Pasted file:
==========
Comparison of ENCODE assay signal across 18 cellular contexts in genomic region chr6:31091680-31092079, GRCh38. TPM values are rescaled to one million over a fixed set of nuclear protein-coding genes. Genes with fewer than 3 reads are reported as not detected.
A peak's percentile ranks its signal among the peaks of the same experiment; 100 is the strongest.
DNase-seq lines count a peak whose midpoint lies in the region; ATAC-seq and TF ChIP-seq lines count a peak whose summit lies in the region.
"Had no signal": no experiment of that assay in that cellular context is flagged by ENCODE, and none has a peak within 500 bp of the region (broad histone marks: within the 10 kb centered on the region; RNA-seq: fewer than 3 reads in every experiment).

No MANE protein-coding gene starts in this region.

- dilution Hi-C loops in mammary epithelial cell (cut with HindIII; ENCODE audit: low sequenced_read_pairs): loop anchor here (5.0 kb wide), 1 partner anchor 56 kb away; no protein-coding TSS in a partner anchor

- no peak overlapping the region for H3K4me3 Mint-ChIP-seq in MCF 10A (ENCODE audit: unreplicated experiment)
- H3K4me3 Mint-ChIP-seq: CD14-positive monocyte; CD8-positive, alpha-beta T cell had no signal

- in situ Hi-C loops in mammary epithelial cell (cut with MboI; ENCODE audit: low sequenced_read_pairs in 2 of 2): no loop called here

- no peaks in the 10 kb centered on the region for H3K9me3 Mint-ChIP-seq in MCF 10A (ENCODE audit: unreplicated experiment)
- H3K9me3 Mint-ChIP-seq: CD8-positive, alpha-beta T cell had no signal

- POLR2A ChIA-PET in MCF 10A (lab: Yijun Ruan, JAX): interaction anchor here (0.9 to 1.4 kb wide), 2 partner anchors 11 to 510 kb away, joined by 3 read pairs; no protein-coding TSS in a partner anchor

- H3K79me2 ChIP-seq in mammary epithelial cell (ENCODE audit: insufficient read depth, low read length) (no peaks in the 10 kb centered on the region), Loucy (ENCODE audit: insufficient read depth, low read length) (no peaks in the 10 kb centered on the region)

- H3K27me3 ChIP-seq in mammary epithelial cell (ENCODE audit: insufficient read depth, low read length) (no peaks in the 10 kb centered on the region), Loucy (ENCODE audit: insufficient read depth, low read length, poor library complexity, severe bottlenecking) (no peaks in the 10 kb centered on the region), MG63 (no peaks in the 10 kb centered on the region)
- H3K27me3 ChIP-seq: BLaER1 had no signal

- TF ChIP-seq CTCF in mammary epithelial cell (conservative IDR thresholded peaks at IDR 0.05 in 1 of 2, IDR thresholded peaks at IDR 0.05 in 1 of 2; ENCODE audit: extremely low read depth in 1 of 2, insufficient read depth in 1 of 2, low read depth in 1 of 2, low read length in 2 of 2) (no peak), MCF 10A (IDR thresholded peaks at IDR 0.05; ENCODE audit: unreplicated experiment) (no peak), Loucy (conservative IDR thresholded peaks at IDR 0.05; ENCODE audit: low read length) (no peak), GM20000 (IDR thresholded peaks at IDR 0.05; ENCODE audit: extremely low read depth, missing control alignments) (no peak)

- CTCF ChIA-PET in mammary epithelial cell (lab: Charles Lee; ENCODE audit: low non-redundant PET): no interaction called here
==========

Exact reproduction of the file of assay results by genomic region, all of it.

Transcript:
Comparison of ENCODE assay signal across 18 cellular contexts in genomic region chr6:31091680-31092079, GRCh38. TPM values are rescaled to one million over a fixed set of nuclear protein-coding genes. Genes with fewer than 3 reads are reported as not detected.
A peak's percentile ranks its signal among the peaks of the same experiment; 100 is the strongest.
DNase-seq lines count a peak whose midpoint lies in the region; ATAC-seq and TF ChIP-seq lines count a peak whose summit lies in the region.
"Had no signal": no experiment of that assay in that cellular context is flagged by ENCODE, and none has a peak within 500 bp of the region (broad histone marks: within the 10 kb centered on the region; RNA-seq: fewer than 3 reads in every experiment).

No MANE protein-coding gene starts in this region.

- dilution Hi-C loops in mammary epithelial cell (cut with HindIII; ENCODE audit: low sequenced_read_pairs): loop anchor here (5.0 kb wide), 1 partner anchor 56 kb away; no protein-coding TSS in a partner anchor

- no peak overlapping the region for H3K4me3 Mint-ChIP-seq in MCF 10A (ENCODE audit: unreplicated experiment)
- H3K4me3 Mint-ChIP-seq: CD14-positive monocyte; CD8-positive, alpha-beta T cell had no signal

- in situ Hi-C loops in mammary epithelial cell (cut with MboI; ENCODE audit: low sequenced_read_pairs in 2 of 2): no loop called here

- no peaks in the 10 kb centered on the region for H3K9me3 Mint-ChIP-seq in MCF 10A (ENCODE audit: unreplicated experiment)
- H3K9me3 Mint-ChIP-seq: CD8-positive, alpha-beta T cell had no signal

- POLR2A ChIA-PET in MCF 10A (lab: Yijun Ruan, JAX): interaction anchor here (0.9 to 1.4 kb wide), 2 partner anchors 11 to 510 kb away, joined by 3 read pairs; no protein-coding TSS in a partner anchor

- H3K79me2 ChIP-seq in mammary epithelial cell (ENCODE audit: insufficient read depth, low read length) (no peaks in the 10 kb centered on the region), Loucy (ENCODE audit: insufficient read depth, low read length) (no peaks in the 10 kb centered on the region)

- H3K27me3 ChIP-seq in mammary epithelial cell (ENCODE audit: insufficient read depth, low read length) (no peaks in the 10 kb centered on the region), Loucy (ENCODE audit: insufficient read depth, low read length, poor library complexity, severe bottlenecking) (no peaks in the 10 kb centered on the region), MG63 (no peaks in the 10 kb centered on the region)
- H3K27me3 ChIP-seq: BLaER1 had no signal

- TF ChIP-seq CTCF in mammary epithelial cell (conservative IDR thresholded peaks at IDR 0.05 in 1 of 2, IDR thresholded peaks at IDR 0.05 in 1 of 2; ENCODE audit: extremely low read depth in 1 of 2, insufficient read depth in 1 of 2, low read depth in 1 of 2, low read length in 2 of 2) (no peak), MCF 10A (IDR thresholded peaks at IDR 0.05; ENCODE audit: unreplicated experiment) (no peak), Loucy (conservative IDR thresholded peaks at IDR 0.05; ENCODE audit: low read length) (no peak), GM20000 (IDR thresholded peaks at IDR 0.05; ENCODE audit: extremely low read depth, missing control alignments) (no peak)

- CTCF ChIA-PET in mammary epithelial cell (lab: Charles Lee; ENCODE audit: low non-redundant PET): no interaction called here